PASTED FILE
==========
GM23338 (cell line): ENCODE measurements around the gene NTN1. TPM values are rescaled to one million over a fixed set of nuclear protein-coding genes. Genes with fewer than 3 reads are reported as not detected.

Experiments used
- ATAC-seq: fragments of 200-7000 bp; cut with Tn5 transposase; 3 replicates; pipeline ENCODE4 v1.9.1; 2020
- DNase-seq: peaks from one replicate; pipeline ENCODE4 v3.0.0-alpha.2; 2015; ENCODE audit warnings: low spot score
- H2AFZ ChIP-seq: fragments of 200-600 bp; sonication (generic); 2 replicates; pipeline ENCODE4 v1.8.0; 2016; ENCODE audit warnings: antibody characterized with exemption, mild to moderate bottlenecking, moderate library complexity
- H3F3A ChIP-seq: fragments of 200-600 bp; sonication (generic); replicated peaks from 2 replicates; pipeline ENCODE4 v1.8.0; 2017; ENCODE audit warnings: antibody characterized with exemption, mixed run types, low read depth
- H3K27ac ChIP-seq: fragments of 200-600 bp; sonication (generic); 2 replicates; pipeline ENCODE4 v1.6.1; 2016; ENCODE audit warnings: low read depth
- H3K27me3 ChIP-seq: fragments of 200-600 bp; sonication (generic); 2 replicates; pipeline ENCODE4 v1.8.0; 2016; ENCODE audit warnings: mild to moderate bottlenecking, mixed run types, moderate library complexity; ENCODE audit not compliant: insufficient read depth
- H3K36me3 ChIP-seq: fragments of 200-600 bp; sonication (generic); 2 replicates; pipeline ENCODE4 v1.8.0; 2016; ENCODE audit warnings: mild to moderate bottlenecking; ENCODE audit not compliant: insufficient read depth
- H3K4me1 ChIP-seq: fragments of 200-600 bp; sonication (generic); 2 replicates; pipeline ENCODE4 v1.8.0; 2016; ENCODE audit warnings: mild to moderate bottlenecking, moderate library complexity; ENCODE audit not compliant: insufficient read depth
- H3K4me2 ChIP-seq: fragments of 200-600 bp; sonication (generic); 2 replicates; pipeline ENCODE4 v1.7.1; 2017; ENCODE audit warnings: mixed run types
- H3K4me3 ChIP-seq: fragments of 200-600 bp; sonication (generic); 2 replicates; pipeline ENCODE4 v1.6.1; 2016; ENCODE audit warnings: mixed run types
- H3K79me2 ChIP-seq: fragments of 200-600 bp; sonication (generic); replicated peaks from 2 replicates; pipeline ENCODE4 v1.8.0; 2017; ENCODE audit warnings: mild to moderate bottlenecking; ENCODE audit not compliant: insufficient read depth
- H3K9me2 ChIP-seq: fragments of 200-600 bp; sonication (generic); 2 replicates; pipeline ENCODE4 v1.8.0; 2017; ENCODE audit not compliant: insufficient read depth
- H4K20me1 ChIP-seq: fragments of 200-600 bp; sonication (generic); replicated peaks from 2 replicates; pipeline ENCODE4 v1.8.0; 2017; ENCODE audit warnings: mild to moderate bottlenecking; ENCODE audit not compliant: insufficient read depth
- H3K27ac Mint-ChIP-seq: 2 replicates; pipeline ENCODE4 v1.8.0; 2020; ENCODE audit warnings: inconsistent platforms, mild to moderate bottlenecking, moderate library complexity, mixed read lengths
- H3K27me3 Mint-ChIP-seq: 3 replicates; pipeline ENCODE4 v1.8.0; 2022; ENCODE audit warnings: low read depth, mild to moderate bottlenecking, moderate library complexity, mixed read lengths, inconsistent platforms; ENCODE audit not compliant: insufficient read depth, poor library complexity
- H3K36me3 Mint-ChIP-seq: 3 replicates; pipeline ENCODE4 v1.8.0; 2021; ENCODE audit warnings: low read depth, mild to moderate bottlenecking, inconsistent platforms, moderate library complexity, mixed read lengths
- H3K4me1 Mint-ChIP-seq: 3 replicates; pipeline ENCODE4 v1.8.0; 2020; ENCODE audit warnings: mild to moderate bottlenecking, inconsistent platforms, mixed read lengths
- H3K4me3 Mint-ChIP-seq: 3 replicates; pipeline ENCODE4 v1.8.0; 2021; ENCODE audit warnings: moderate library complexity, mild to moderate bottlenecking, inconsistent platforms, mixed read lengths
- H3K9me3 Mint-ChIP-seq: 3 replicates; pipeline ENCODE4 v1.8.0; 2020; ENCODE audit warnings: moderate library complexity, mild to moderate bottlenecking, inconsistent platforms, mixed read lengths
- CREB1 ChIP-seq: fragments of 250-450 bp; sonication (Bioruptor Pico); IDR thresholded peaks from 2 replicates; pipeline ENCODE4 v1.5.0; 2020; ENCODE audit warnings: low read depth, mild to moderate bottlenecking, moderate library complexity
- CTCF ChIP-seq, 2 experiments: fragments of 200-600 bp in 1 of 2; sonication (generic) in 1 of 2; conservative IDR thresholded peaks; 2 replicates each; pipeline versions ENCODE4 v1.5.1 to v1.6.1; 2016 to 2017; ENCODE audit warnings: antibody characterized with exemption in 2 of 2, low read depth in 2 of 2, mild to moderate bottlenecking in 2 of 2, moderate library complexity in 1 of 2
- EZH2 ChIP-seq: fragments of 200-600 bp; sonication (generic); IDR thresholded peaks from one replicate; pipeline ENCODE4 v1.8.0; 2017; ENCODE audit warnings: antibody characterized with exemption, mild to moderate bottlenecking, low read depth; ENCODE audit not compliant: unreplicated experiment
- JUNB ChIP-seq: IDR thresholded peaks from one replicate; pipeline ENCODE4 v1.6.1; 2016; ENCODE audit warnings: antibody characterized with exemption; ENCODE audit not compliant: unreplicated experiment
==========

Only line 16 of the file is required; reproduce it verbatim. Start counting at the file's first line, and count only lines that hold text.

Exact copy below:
- H3K27ac Mint-ChIP-seq: 2 replicates; pipeline ENCODE4 v1.8.0; 2020; ENCODE audit warnings: inconsistent platforms, mild to moderate bottlenecking, moderate library complexity, mixed read lengths